Asian sunscreen reviews: Anessa, Make:Prem

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I’ve been trying out more sunscreens! Unfortunately trying out sunscreens for me is a bit of a chore. Over 90% of sunscreens that I try will clog my pores or give me deep throbbing cysts, and waiting for my skin to sort itself out takes about a week. Then I’ll try the sunscreen again, to more-or-less confirm that it’s the sunscreen and not something else – this usually gives the same clogged pores and/or cysts, which will take another week or so to sort out. I try to give my skin breaks from trying out new sunscreens to limit the damage, plus I try to have reasonably clear skin when filming videos – YouTube is full of commenters who will judge the accuracy of your skincare information solely on the state of your skin, and won’t hesitate to tell the world exactly what they think of you based on the first 4 seconds of a video. Such is life!

Note: Sunscreens aren’t approved in US/EU/UK/AU, but are approved in their respective countries (JP/KR).

Anessa Perfect UV Sunscreen Mild Milk

Anessa is a Japanese brand that has a number of cult favourite sunscreens. Perfect UV Sunscreen Mild Milk SPF 50+ PA++++ was the first one I’ve ever tried – it was given to me by makeup artist Larry Yeo when I visited Singapore earlier this year.

Anessa Perfect UV Mild Milk

This sunscreen is formulated for sensitive skin, with no alcohol, fragrance or parabens. It’s a combination sunscreen that uses both inorganic zinc oxide and titanium dioxide, and newer organic filters Uvinul T 150, Uvinul A Plus and Tinosorb S.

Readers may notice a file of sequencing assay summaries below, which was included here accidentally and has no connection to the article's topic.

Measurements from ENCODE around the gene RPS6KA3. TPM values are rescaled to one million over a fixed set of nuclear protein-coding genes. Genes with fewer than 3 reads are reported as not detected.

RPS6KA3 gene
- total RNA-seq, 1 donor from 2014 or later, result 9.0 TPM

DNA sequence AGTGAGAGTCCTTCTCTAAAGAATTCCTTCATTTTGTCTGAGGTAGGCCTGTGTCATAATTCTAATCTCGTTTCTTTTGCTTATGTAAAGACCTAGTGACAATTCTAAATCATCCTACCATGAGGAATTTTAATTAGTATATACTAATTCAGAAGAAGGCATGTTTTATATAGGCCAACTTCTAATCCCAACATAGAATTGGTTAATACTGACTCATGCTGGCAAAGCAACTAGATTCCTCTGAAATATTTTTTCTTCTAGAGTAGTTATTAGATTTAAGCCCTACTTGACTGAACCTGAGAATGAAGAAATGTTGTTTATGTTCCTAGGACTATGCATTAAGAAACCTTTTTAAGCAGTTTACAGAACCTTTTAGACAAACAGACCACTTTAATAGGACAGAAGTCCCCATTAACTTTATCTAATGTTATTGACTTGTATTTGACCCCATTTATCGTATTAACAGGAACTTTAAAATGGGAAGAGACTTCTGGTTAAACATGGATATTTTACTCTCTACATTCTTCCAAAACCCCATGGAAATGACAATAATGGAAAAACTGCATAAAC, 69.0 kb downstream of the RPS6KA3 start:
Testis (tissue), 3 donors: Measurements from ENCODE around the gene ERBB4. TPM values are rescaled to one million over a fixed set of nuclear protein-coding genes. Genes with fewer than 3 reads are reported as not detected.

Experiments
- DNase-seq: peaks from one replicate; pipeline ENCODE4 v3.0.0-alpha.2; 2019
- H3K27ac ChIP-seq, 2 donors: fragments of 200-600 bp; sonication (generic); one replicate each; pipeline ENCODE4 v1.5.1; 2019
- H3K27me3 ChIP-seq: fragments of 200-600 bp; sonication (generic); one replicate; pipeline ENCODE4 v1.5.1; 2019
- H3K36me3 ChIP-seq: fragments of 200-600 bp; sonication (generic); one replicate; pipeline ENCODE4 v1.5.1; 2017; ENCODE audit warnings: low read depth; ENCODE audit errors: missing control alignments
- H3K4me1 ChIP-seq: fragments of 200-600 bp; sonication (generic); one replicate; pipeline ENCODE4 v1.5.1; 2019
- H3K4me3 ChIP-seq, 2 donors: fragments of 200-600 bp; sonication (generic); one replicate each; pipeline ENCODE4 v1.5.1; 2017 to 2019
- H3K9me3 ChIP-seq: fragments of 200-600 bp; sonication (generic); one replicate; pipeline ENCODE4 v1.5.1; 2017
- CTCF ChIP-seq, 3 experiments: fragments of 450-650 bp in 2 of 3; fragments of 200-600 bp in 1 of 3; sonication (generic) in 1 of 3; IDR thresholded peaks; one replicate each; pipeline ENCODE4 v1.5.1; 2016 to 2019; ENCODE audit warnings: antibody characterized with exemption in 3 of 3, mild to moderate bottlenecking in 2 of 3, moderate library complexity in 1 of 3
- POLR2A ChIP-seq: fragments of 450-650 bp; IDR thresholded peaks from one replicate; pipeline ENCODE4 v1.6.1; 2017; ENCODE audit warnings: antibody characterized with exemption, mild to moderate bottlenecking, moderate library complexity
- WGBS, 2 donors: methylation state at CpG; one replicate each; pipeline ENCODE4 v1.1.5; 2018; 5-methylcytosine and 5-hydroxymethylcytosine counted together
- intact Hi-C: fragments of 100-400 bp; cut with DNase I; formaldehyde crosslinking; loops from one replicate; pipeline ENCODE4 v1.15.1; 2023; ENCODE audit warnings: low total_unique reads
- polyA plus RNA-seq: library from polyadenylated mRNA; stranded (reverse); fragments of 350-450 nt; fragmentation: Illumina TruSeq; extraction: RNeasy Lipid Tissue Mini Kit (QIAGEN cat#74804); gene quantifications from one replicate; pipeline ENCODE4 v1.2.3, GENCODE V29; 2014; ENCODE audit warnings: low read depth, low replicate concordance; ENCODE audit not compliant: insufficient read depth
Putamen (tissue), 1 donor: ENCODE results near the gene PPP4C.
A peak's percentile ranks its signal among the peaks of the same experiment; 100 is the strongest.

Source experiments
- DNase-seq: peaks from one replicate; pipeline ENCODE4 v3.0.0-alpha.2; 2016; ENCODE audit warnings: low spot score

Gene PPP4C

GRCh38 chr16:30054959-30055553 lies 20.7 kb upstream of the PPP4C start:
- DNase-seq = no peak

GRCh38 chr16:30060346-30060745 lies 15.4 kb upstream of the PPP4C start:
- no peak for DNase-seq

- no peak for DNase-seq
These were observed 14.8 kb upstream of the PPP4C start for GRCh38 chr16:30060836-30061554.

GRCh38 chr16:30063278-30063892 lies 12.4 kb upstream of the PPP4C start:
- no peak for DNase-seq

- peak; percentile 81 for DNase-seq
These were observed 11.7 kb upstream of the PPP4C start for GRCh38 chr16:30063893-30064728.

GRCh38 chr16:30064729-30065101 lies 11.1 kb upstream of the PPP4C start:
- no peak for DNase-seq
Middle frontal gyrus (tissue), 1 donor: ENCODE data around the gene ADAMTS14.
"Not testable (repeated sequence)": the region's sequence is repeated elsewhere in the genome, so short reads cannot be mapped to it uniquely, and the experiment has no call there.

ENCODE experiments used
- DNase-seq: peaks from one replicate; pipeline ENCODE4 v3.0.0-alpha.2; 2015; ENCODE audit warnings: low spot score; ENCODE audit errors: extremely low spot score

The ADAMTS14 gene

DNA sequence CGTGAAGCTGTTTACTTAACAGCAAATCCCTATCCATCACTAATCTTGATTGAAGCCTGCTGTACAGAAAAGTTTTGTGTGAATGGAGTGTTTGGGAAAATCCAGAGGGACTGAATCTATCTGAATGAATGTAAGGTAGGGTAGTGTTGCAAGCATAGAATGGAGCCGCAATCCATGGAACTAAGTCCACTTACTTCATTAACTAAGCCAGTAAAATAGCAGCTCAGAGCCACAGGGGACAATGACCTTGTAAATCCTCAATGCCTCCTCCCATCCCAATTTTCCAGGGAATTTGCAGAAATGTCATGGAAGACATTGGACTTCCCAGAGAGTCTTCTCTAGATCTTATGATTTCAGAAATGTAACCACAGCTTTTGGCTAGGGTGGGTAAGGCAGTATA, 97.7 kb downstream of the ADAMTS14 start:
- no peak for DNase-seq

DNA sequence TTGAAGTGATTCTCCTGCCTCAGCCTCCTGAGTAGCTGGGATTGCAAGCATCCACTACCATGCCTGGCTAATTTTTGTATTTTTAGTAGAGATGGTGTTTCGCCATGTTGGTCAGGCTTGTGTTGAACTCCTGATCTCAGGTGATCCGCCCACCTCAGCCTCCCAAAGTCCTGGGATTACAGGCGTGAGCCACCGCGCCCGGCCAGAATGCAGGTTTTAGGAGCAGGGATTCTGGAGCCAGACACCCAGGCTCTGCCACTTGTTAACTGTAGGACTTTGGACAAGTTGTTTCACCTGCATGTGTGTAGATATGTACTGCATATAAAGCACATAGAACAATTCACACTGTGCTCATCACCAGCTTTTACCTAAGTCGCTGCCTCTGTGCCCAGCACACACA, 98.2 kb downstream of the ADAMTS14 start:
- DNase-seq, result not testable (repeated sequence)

Related: Free sample chapter from The Lab Muffin Guide to Basic Skincare with info on different sunscreen filters

It has an 80 minute water resistant rating. I’ve found that it’s easier to find water resistant Japanese sunscreens than Korean sunscreens, so if you’re looking for a sunscreen with a nice texture to wear when exercising or sweating heavily, it’s worth looking at Japanese brands.

Unfortunately this sunscreen has a texture that’s great for dry skin but bad for oily skin like mine – think La Roche-Posay Anthelios Fluid, Krave Beauty The Beet Shield/Beet the Sun or Ultra Violette Queen Screen. It has a siliconey glide that never seemed to set properly on my skin. It’s marketed to have Aqua Booster EX Technology, which is meant to spread the sunscreen more evenly when it contact with water or sweat, so it might have something to do with that. It also claims to have a powder ingredient that’s friction-resistant, so it rubs off less easily.

Anessa Perfect UV Mild Milk

Like with most sunscreens, this gave me clogged pores after about 4 consecutive days (note that my skin is particularly prone to clogging with sunscreens, particularly inorganic sunscreens – most people won’t have this problem!).

Related post: How to Use Comedogenicity Ratings (with Video)